The traditions of this part of the country, and of perhaps every other, may be divided into three great classes. Those of the first and simplest class are strictly local; they record real events, and owe their chief interest to their delineations of Character. Those of the second are pure inventions. They are formed mostly after a set of models furnished perhaps by the later bards, and are common—though varying in different places according to the taste of the several imitators who first introduced them, or the chance alterations which they afterwards received—to almost every district of Scotland. The traditions of the third and most complex class are combinations of the two others, with in some instances a dash of original invention, and in others a mixture of that superstitious credulity which can misconceive as ingeniously as the creative faculty can invent. (…)
I’ve found a selection of Hugh Miller’s works on Gutenberg and for those of our readers who have a kindle or any other e-book reader most of his works are available on Amazon for free. I’ve downloaded most of them on my virtual library which will be soon as large as my library at home, and that’s saying a lot 😉
Sir James George Frazer (1854-1941) was a Scottish social anthropologist influential in the early stages of the modern studies of mythology and comparative religion. His most famous work, The Golden Bough: A Study in Magic and Religion (1890), documents and details similar magical and religious beliefs across the globe. He posited that human belief progressed through three stages: primitive magic, replaced by religion, in turn replaced by science. The study of myth and religion became his areas of expertise. His prime sources of data were ancient histories and questionnaires mailed to missionaries and Imperial officials all over the globe. He was the first to detail the relations between myths and rituals. Amongst his other works are Totemism (1887), Pausanias and Other Greek Sketches (1900), Folk-lore and the Old Testament (1907) and Letters of William Cowper (as editor) (1912).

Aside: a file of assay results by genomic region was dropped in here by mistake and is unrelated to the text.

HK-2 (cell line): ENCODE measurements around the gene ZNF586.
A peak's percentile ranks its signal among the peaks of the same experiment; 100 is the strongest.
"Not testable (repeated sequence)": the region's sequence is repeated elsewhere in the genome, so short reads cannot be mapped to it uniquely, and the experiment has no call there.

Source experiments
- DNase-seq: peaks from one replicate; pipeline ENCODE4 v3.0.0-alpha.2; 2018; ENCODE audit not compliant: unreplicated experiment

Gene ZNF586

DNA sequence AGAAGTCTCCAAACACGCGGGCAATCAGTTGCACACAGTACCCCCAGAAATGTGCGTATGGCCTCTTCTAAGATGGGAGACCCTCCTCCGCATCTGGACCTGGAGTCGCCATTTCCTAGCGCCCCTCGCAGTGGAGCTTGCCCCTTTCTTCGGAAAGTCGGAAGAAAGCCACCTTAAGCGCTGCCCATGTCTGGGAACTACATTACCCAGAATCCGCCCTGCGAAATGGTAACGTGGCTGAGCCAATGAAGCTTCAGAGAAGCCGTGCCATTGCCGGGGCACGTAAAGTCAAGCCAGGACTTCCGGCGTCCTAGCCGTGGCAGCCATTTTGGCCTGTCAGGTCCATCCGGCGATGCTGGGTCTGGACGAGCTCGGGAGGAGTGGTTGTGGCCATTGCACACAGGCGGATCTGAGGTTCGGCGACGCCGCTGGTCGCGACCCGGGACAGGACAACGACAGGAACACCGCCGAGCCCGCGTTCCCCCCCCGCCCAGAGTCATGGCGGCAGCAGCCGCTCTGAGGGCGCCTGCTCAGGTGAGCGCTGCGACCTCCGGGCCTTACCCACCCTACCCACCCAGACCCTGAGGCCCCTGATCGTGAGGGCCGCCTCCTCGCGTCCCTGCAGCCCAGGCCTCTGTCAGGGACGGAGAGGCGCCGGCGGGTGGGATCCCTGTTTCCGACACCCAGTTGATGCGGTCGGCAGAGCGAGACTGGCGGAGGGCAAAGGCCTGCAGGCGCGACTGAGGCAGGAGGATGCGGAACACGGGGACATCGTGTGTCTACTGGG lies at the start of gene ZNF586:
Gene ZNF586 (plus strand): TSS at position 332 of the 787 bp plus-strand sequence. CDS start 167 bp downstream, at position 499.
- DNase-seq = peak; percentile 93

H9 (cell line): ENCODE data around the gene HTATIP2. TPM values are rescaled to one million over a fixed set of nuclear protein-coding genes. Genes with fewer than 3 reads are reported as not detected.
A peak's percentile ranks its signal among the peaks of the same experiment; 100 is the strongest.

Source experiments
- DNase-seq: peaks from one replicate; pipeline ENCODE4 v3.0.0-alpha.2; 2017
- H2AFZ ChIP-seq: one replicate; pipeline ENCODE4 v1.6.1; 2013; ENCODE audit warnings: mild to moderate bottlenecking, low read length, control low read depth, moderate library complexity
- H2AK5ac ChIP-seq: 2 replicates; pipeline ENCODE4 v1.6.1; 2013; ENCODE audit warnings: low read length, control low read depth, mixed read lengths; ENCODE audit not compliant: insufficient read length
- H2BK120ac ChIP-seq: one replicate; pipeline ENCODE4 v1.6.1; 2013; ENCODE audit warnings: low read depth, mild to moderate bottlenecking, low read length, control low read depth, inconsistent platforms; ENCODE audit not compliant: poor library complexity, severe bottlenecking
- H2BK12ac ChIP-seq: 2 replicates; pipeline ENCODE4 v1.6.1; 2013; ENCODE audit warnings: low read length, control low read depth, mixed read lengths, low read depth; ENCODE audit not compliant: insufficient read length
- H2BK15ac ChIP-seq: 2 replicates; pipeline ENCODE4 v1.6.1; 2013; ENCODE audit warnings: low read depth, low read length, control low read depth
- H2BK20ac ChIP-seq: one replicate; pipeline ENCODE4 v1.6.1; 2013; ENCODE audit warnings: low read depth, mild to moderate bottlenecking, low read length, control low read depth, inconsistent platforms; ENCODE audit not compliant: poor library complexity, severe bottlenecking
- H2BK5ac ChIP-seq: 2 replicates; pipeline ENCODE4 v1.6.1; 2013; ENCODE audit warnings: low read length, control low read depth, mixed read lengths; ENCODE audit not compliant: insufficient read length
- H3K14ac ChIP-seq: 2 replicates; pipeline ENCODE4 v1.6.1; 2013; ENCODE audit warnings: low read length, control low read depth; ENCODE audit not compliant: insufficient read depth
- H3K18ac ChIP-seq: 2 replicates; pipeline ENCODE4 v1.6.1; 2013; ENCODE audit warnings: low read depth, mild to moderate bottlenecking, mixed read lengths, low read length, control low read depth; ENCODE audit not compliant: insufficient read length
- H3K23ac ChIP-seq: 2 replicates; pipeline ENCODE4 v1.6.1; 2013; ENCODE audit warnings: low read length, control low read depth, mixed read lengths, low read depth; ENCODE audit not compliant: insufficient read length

This unique edition [in two volumes] of The Golden Bough from Dead Dodo Vintage includes the full original text as well as exclusive features not available in other editions.
The Golden Bough: A Study in Magic and Religion is a wide-ranging, comparative study of mythology and religion, written by the Scottish anthropologist Sir James George Frazer (1854–1941). It was first published in two volumes in 1890; in three volumes in 1900; the third edition, published 1906–15, comprised twelve volumes. The work was aimed at a wide literate audience raised on tales as told in such publications as Thomas Bulfinch’s The Age of Fable, or Stories of Gods and Heroes (1855).
Frazer offered a modernist approach to discussing religion, treating it dispassionately as a cultural phenomenon rather than from a theological perspective. The influence of The Golden Bough on contemporary European literature and thought was substantial.
The Golden Bough attempts to define the shared elements of religious belief to scientific thought, discussing fertility rites, human sacrifice, the dying god, the scapegoat and many other symbols and practices whose influence has extended into twentieth-century culture. Its thesis is that old religions were fertility cults that revolved around the worship and periodic sacrifice of a sacred king. Frazer proposed that mankind progresses from magic through religious belief to scientific thought.
From the traditions surrounding the mysterious and deadly Mermaid of Galloway
to the truth behind Sir Walter Scott’s The Bride of Lammermoor,
The Lore of Scotland is a magnificent collection of the stories
that haunt the castles, villages, lochs, mountains and glens of the Scottish landscape.
(from the back cover of The Lore of Scotland)
The Lore of Scotland lies open on my desk and I’ve dowloaded it on my kindle. It contains two sets of colourful pictures, many reproductions of old engravings and last but not least an illustrated map for each region of Scotland, each map being dotted with funny little symbols indicating what to see within a given place. It must be extremely useful when you visit Scotland, especially if you’ve dowloaded it on your e-book reader!